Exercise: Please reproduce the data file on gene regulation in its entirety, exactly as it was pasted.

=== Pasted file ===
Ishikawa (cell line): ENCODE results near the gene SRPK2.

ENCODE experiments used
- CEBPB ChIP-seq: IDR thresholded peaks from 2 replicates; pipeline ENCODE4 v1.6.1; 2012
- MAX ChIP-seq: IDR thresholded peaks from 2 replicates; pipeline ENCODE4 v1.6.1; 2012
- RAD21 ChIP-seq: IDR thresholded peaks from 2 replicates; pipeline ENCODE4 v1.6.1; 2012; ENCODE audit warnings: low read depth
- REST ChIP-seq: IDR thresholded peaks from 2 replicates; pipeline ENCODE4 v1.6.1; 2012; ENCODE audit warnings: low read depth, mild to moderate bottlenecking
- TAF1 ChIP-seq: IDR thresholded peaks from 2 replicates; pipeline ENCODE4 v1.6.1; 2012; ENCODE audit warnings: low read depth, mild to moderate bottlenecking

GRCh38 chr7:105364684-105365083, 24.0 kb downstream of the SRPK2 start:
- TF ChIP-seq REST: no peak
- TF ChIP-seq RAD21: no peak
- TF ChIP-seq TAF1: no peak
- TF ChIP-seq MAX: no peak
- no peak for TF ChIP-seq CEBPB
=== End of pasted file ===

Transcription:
Ishikawa (cell line): ENCODE results near the gene SRPK2.

ENCODE experiments used
- CEBPB ChIP-seq: IDR thresholded peaks from 2 replicates; pipeline ENCODE4 v1.6.1; 2012
- MAX ChIP-seq: IDR thresholded peaks from 2 replicates; pipeline ENCODE4 v1.6.1; 2012
- RAD21 ChIP-seq: IDR thresholded peaks from 2 replicates; pipeline ENCODE4 v1.6.1; 2012; ENCODE audit warnings: low read depth
- REST ChIP-seq: IDR thresholded peaks from 2 replicates; pipeline ENCODE4 v1.6.1; 2012; ENCODE audit warnings: low read depth, mild to moderate bottlenecking
- TAF1 ChIP-seq: IDR thresholded peaks from 2 replicates; pipeline ENCODE4 v1.6.1; 2012; ENCODE audit warnings: low read depth, mild to moderate bottlenecking

GRCh38 chr7:105364684-105365083, 24.0 kb downstream of the SRPK2 start:
- TF ChIP-seq REST: no peak
- TF ChIP-seq RAD21: no peak
- TF ChIP-seq TAF1: no peak
- TF ChIP-seq MAX: no peak
- no peak for TF ChIP-seq CEBPB